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1.  Self-reported racial discrimination, response to unfair treatment, and coronary calcification in asymptomatic adults - the North Texas Healthy Heart study 
BMC Public Health  2010;10:285.
Accruing evidence supports the hypothesis that psychosocial factors are related to cardiovascular disease. However, a limited number of studies have investigated the pathophysiologic pathways through which these associations occur. The purpose of this study was to assess whether experiences of self-reported racial discrimination and reactions to unfair treatment were associated with coronary artery calcification (CAC), an indicator of subclinical coronary heart disease (CHD).
This cross-sectional study recruited 571 subjects (45 years and older) who were asymptomatic of CHD from Fort Worth, Texas from 2006 to 2008. Subjects completed a questionnaire, a multi-slice computed tomography scan to assess for CAC presence (measured as Agatston score >0), and serum chemistries. Logistic regression was used to estimate odds ratios (ORs) and 95% confidence intervals (CIs) for the association between self-reported discrimination and CAC. Results were stratified by response to unfair treatment as it was found to significantly modify the relationship between discrimination and CAC.
Among those who passively responded to unfair treatment, the odds of having CAC present were approximately 3 times higher for those experiencing discrimination (OR, 2.95; 95% CI, 1.19-7.32) after adjusting for age, gender, race/ethnicity, education, body mass index, hyperlipidemia, smoking status, hypertension, diabetes, and first degree relative with heart disease.
This is the first multi-racial/ethnic study to find racial discrimination associated with CAC, which differs based on how one responds to unfair treatment.
PMCID: PMC2887822  PMID: 20507602
2.  Acculturation and self-reported health among Hispanics using a socio-behavioral model: the North Texas Healthy Heart Study 
BMC Public Health  2010;10:53.
Acculturation is a continuous, firsthand contact with other cultures functioning at both group and individual levels and is reflected in our culturally diverse society, calling for a greater understanding of the environmental and cultural impact on health. Self-reported health (SRH), a robust and well validated predictor of future mortality for all racial/ethnic groups, has been differentially reported by Hispanics compared to whites, especially based on their acculturation status. This study investigated the relationship between acculturation and SRH among Hispanics. An adapted Andersen framework was used to develop logistic regression models to assess for an association between acculturation and general health status.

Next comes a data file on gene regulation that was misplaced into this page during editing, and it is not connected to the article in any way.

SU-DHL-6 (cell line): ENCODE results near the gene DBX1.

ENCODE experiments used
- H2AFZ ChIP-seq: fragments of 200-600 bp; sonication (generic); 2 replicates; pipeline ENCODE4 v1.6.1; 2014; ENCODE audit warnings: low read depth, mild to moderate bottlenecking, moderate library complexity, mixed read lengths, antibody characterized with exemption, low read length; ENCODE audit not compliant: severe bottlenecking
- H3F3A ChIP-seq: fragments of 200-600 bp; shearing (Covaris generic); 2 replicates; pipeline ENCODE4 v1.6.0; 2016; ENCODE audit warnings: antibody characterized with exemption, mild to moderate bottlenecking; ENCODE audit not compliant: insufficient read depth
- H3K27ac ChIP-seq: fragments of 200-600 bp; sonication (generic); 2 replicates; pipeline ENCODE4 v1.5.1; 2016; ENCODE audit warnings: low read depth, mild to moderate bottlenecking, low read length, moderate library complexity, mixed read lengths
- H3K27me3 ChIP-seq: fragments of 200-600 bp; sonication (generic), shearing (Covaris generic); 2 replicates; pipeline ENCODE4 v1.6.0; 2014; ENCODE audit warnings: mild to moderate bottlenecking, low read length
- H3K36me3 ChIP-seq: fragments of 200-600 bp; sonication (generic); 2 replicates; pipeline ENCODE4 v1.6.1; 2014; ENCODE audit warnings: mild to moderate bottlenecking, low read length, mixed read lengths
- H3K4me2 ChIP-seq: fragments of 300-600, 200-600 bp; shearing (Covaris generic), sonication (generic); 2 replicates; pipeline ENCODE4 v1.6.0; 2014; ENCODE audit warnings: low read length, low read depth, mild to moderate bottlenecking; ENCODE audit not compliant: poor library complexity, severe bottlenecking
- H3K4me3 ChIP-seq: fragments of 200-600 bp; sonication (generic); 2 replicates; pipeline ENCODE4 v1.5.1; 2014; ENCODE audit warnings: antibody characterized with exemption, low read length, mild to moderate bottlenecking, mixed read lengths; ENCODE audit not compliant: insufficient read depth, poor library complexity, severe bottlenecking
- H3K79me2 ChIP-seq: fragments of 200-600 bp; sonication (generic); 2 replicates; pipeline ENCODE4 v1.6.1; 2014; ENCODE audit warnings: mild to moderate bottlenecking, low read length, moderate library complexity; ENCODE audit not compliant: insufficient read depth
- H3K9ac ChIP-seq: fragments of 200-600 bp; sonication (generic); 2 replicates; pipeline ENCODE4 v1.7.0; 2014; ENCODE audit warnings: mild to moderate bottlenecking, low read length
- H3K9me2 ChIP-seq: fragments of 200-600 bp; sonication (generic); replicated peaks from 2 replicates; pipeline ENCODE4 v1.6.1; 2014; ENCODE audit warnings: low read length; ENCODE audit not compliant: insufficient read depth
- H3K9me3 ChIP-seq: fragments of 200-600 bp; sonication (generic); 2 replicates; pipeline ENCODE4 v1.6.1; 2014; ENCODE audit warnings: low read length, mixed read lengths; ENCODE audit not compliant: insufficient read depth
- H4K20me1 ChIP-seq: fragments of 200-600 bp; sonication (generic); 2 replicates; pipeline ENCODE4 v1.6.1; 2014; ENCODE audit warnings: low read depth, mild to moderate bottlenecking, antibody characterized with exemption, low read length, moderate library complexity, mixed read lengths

Hispanic participants (n = 135), as part of the North Texas Healthy Heart Study, were administered standardized questionnaires on acculturation, psychosocial measures which included sense of control, stress, depression and social support and a single item SRH measure. In addition, physiological measurements and demographic characteristics including age, gender, body mass index, medical history, and socioeconomic status were also obtained.
Bivariate analyses found Mexican-oriented participants 3.16 times more likely to report fair/poor SRH compared to Anglo-oriented Hispanics. Acculturation was also associated with SRH in multiple regression models controlling for enabling, need, and predisposing factors together (OR: 3.53, 95% CI: 1.04, 11.97).
Acculturation status was associated with SRH after accounting for other underlying factors. Medical and public health professionals should promote the use of acculturation measures in order to better understand its role in Hispanic behaviors, health outcomes and health care use. Such research findings will contribute to the design of culturally sensitive prevention and treatment strategies for diverse and immigrant populations.
PMCID: PMC2843663  PMID: 20122263

Results 1-2 (2)